Tag Archives: Common

“Megan Leavey”



Animal lovers, get those Kleenex ready: the true life story of a U.S. Marine and her bomb-sniffing hero dog has been given the big screen treatment in the biopic “Megan Leavey.” This is a touching, uplifting story about companionship, devotion, and the lifelong friendship that develops from a mutual respect between a human and her animal.

Megan Leavey (Kate Mara, in a heartfelt and earnest performance) is a young Marine who, after a night of drinking and conduct unbecoming a soldier, is punished by being assigned to kennel cleaning duty in the military’s K9 unit. Eventually she is put in charge of training Rex, an extremely aggressive German Shepard. The two find that they both needed a little discipline and grow to understand each other.

Soon after, Megan is suddenly deployed to Iraq with her combat canine to sniff out bombs. (In real life, the pair completed more than 100 missions). When an IED explosion injures both of them, Megan is sent back home and Rex is assigned to a new trainer — but she won’t give up until she can adopt Rex and bring him home to live out the final years of his life with her.

It’s a fantastic true tale that’ll be a surefire hit with animal lovers (and women too), but it’s also something audiences rarely see: a military drama with great warmth. It’s not political, it’s not religious (as so many military movies are nowadays) — it’s just a good, old fashioned, all-American story.

There are some heavy undertones present, like the brief mention of PTSD that’s suffered by our soldiers of both the two legged and four legged variety, but the movie never gets too serious and instead chooses to go the uplifting route. Criticize that if you want, but the story is well told and stirring, and it manages to avoid the trap of launching into a sappy, overly melodramatic, clichéd mess. Yes, Megan “finds herself” by finding love and a special bond with her dog, but nothing about Gabriela Cowperthwaite‘s direction or Pamela Gray‘s script feels hollow or hokey.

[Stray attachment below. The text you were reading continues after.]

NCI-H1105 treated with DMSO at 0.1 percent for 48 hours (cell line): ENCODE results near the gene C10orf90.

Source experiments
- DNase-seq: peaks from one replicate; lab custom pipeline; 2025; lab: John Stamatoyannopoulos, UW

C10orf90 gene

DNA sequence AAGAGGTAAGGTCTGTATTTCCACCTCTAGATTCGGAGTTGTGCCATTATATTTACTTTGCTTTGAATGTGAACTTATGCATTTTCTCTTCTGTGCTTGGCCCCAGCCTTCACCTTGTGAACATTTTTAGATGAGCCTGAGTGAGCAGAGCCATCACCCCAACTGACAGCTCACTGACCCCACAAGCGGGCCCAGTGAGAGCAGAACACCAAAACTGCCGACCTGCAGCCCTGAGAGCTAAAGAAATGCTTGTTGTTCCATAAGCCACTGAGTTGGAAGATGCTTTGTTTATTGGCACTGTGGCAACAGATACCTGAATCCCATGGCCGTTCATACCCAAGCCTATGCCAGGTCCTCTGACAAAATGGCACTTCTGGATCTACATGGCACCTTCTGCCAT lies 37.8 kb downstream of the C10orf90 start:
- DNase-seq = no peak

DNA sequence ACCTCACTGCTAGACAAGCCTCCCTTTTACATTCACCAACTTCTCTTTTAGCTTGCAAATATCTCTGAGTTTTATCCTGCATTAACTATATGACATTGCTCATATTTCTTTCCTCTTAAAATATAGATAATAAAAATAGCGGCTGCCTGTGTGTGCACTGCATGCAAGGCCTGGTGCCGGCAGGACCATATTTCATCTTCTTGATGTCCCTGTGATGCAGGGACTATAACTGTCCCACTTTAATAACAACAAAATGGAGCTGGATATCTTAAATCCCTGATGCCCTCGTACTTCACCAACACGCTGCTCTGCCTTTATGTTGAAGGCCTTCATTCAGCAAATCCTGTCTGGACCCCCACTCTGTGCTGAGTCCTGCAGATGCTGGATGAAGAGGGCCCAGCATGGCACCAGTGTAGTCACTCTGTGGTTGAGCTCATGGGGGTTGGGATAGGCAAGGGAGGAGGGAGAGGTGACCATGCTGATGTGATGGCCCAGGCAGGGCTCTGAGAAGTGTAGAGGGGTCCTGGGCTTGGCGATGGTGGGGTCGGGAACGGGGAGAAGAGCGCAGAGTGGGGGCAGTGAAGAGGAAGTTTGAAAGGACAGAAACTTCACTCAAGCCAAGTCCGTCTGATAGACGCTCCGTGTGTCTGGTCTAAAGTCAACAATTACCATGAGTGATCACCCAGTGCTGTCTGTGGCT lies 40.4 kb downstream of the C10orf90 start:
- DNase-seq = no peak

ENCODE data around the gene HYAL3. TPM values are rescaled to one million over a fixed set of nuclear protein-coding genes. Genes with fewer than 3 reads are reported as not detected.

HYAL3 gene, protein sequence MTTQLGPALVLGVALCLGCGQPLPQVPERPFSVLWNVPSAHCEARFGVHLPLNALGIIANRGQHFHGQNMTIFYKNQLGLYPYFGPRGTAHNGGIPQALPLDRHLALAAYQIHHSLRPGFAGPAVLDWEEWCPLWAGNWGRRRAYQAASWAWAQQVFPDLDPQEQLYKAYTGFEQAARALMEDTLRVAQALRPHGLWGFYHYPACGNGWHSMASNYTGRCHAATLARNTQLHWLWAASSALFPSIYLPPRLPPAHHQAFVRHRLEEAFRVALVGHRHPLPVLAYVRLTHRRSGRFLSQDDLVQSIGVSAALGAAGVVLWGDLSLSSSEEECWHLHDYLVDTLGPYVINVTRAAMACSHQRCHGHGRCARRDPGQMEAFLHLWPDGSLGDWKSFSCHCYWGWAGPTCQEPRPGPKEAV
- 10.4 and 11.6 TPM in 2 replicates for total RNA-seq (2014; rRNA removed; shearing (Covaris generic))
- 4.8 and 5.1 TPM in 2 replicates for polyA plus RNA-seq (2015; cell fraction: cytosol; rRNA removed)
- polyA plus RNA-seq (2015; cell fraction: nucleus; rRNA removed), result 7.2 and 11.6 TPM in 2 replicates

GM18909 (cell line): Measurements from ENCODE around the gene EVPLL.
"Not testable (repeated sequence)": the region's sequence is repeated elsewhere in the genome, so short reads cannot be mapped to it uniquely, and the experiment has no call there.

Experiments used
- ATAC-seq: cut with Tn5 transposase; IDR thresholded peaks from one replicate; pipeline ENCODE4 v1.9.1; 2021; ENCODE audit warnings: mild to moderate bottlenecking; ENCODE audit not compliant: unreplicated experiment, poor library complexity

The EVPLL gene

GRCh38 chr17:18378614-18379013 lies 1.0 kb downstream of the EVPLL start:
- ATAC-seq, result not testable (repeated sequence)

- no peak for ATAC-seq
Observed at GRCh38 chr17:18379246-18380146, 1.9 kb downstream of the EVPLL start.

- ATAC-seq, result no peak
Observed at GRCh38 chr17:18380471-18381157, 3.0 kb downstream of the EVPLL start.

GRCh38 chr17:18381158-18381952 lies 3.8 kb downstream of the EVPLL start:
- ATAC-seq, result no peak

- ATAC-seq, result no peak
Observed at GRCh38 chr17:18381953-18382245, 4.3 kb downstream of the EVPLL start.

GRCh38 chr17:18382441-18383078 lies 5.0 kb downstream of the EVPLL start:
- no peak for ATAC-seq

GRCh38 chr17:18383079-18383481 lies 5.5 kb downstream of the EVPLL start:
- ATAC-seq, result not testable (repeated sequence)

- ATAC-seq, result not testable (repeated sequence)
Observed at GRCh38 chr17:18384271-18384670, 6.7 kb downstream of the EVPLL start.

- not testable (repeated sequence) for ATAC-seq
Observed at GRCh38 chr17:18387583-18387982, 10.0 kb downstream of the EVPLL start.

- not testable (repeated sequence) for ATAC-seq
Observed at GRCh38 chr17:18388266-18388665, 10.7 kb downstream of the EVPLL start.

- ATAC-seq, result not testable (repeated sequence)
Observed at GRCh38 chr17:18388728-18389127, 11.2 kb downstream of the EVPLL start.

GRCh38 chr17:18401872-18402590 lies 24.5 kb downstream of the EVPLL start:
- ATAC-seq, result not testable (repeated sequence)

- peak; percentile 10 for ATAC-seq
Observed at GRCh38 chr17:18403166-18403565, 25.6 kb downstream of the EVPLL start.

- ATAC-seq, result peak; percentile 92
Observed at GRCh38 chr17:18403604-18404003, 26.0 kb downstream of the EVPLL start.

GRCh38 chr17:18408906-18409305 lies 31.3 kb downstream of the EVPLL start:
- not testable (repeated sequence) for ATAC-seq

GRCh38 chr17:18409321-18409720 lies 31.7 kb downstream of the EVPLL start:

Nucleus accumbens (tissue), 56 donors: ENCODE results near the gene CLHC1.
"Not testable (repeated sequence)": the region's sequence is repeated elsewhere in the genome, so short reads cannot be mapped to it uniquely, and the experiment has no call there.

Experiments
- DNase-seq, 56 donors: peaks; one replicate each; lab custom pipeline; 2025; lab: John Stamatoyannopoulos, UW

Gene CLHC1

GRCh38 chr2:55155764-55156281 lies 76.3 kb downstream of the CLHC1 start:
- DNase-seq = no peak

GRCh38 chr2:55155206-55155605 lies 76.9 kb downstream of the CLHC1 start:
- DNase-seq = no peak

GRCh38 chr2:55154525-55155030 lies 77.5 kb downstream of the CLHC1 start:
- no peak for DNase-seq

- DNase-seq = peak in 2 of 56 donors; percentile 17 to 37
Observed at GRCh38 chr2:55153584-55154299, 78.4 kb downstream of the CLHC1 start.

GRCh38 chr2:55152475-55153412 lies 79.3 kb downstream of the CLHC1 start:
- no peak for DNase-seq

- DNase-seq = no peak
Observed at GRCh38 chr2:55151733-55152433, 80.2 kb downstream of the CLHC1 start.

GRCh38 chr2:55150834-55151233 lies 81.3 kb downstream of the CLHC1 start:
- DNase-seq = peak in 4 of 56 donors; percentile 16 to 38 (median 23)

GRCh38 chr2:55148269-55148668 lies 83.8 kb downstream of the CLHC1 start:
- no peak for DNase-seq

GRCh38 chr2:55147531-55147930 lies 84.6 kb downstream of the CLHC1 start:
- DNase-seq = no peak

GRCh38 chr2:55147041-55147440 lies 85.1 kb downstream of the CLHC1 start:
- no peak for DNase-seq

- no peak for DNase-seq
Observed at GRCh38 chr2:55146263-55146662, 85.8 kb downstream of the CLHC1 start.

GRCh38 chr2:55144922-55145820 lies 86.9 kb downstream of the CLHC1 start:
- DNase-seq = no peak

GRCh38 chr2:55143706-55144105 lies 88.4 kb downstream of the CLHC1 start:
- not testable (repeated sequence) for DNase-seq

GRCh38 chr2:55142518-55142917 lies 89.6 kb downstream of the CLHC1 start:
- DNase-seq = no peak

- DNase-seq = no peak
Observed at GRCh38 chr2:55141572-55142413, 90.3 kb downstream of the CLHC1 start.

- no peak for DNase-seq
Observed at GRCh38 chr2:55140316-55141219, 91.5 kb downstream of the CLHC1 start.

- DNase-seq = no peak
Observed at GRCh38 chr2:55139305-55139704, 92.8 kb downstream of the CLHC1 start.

The performances radiate the utmost sincerity. I found myself fully invested in all of the characters, including Bradley Whitford and Edie Falco as Megan’s estranged parents, Common as her military boss, and Tom Felton and Ramon Rodriguez as two fellow soldiers.

Regardless of how you feel about our military, this movie will give you the highest respect for our servicemen and women and it may even make you want to stand up and cheer. And animal lovers: don’t forget those Kleenex.

“John Wick: Chapter 2”



If you’re looking for a super bloody bloodbath of bullet riddled violence, “John Wick: Chapter 2” isn’t going to disappoint. This testosterone-fueled, slightly reheated sequel to 2014’s grossly underrated revenge thriller “John Wick” is repetitive, noisy and lacks more than just the most basic of plots — but it’s still a winner as far as action films go.

Keanu Reeves is back as the title character, a legendary hit man who is once again forced out of retirement by a fellow member of an underground assassins’ guild. He’s bound by a blood oath to murder the mark but when he finishes the task, he finds himself with a price on his own head and a legion of professional killers vying to collect the bounty.

This is when we start to get assaulted with a nonstop rampage of violence and action, as Wick fights and shoots and kickboxes and stabs his way through baddie after baddie (including the welcome addition of Common as a tough and worthy adversary). Wick fights them on a train. He fights them on the streets of New York. He fights them on the rooftops of Rome. He fights them in the bathroom, at the office, in the middle of the park.

Luckily, director Chad Stahelski has a great eye for visually orchestrating action set pieces with breathtaking agility, keeping them reliably tight and interesting. What a pleasure to see confidently directed action scenes where you can actually tell what’s going on! Stahelski takes his time and lets the camera casually follow every bloodstained blow, every punch to the throat, every knife to the groin, and every pencil through the brain. It’s a beautiful slow dance of brutality.